I discovered this decades ago. It's a simple equation. Without it you've got a half-baked notion. Your story falls flat and will never see print. No front page, hot off the presses, sweeping off the stands kind of stuff. The Five W's make or break a story. And the same is true with writing fiction.
When crafting a story we put the Five W's in place to form scenes, chapters, and full stories. Simply put we present a key character (who) performing an action (what) in a location (where) during a time period (when) to accomplish a goal (why).
Easy math. That's the fiction writing formula. No magic or mystery. John (who) went shopping for eggs (what) at the grocery story (where) this morning (when) because he was hungry (why).
Bingo! We have a story. All the pieces are in place. Bring on the awards and accolades. Winner!
This was how I first approached fiction writing. It made perfect sense. Using this formula all things were covered. Lined my ducks up in a row and sent them out to the pond for a healthy swim. That was until I noticed that my Why sucked. More specifically... it was lazy.
Nothing can kill a story more than a lazy Why. Motivation is one of the key factors in storycraft. If the reader can't believe in the character's motivation they won't stick it out for the entire story. You wouldn't follow a leader you didn't believe in, would you?
Sure, in my example, John was hungry and needed eggs. But was that enough to propel a reader into following him on his tedious and terrifying journey?
No. Not at all. Here's another example:
I was watching a show on the TV with my wife one evening. A former hacker turned government super secret agent for a super secret agency (who) gets contacted by old associates to hack some bad shit (what) from her super secret base (where) right now (when) because they kidnapped her mom and plan on killing her (why). Pretty standard plot in spy thrillers. So, she does the hack without any back up or notifying anyone she works for. Why? Because they threatened to kill her mommy.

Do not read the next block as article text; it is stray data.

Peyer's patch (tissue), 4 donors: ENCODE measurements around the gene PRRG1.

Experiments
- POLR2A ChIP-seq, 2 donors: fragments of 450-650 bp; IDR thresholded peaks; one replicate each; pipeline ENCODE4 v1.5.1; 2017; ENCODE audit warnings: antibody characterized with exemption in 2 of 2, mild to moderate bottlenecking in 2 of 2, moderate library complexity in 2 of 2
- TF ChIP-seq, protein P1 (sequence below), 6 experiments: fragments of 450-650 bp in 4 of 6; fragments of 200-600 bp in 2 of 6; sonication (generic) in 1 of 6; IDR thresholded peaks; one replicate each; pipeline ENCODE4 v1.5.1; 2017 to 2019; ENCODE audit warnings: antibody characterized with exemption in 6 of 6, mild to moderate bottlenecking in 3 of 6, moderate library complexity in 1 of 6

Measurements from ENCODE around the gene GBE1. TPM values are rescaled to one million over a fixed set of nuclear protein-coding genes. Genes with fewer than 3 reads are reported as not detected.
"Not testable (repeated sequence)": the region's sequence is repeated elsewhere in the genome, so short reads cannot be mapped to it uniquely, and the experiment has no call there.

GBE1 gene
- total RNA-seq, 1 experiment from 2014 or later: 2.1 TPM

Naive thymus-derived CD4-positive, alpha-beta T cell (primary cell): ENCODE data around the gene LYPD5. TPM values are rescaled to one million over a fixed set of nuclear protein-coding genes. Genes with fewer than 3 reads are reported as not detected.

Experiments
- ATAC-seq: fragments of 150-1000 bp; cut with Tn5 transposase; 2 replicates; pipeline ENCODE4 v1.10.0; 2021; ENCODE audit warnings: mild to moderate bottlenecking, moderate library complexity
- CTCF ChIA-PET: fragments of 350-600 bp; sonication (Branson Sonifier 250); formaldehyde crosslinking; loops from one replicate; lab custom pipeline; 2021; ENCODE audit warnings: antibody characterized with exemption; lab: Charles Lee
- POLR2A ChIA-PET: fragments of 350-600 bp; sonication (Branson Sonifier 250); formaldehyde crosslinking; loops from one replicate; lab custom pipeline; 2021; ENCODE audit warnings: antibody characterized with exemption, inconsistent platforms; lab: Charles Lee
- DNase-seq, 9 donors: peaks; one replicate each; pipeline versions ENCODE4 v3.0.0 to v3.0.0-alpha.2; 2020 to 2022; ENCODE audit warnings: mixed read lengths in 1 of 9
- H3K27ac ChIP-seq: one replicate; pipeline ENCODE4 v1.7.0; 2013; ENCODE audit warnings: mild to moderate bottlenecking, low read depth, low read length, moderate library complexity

I know, if someone kidnapped anyone in my family I'd move Heaven and Earth to save them. But this gal worked for The super secret spy agency. She had resources. She had international pull. She had mega back up. And when asked why she didn't use any of that, her response was "I had no choice."
Weak! Lazy Why!
That derailed the show for me. I lost any faith in the program right about there. This character could have pulled massive resources to get her mom back but went rogue. The writers could have put up road blocks to prevent her and the agency from foiling their plans. They could have written in many things to make this more believeable but chose to go the easy, or lazy route.
After seeing this I had to ask myself why? Why take the easy route? This worked back in the day (I won't place a time frame in there for fear of acknowledging how many moons have passed since my birth) but nowadays people ask too many questions. Readers expect -- demand -- intelligence in the stories they invest themselves in. They expect the writers to do not only their homework but think through the characters' motivations and possible outcomes for taking certain actions. If the writer wants a character to buckle under pressure and take the easy route they better make damned sure that it's logical, or at least plausible.
At the very least, writers should invest some time in thinking through actions of the people on the page or screen and find out what they should do to propel the story, make things difficult for other characters, and most of all make some sort of sense that doesn't have people shooting up from the sofa pitching their paperbacks, remotes, or Kindles. That shit can get expensive.
Invest some time into the Why. Ask yourself if your character would do this or that. Ask if what foolish plan they're about to hatch makes is smart or an irrational decision, but in the end makes sense do to the circumstances. It can be time consuming but worth it in the end.
Motivation is key. How we make (or watch) our characters react is crucial to the livelihood of our stories. In the end, it's all about the Why.